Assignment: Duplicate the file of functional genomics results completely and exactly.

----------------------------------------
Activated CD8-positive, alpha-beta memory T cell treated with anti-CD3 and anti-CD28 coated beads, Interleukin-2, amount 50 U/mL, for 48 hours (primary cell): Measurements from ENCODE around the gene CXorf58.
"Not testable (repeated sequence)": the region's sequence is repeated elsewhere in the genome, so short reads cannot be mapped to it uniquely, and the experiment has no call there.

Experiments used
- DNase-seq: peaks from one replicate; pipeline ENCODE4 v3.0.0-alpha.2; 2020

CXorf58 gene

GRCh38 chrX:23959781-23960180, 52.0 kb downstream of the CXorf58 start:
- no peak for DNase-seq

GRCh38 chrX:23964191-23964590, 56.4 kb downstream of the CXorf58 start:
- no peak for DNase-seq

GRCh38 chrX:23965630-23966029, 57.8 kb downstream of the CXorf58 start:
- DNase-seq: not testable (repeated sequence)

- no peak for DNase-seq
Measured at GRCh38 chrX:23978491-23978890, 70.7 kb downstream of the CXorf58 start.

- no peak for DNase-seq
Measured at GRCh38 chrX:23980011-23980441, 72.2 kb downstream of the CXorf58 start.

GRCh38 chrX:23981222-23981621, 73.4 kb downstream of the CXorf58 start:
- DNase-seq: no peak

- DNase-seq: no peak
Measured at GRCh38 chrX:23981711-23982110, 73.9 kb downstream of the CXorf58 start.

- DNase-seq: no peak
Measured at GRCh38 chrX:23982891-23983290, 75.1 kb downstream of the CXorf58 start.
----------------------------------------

Activated CD8-positive, alpha-beta memory T cell treated with anti-CD3 and anti-CD28 coated beads, Interleukin-2, amount 50 U/mL, for 48 hours (primary cell): Measurements from ENCODE around the gene CXorf58.
"Not testable (repeated sequence)": the region's sequence is repeated elsewhere in the genome, so short reads cannot be mapped to it uniquely, and the experiment has no call there.

Experiments used
- DNase-seq: peaks from one replicate; pipeline ENCODE4 v3.0.0-alpha.2; 2020

CXorf58 gene

GRCh38 chrX:23959781-23960180, 52.0 kb downstream of the CXorf58 start:
- no peak for DNase-seq

GRCh38 chrX:23964191-23964590, 56.4 kb downstream of the CXorf58 start:
- no peak for DNase-seq

GRCh38 chrX:23965630-23966029, 57.8 kb downstream of the CXorf58 start:
- DNase-seq: not testable (repeated sequence)

- no peak for DNase-seq
Measured at GRCh38 chrX:23978491-23978890, 70.7 kb downstream of the CXorf58 start.

- no peak for DNase-seq
Measured at GRCh38 chrX:23980011-23980441, 72.2 kb downstream of the CXorf58 start.

GRCh38 chrX:23981222-23981621, 73.4 kb downstream of the CXorf58 start:
- DNase-seq: no peak

- DNase-seq: no peak
Measured at GRCh38 chrX:23981711-23982110, 73.9 kb downstream of the CXorf58 start.

- DNase-seq: no peak
Measured at GRCh38 chrX:23982891-23983290, 75.1 kb downstream of the CXorf58 start.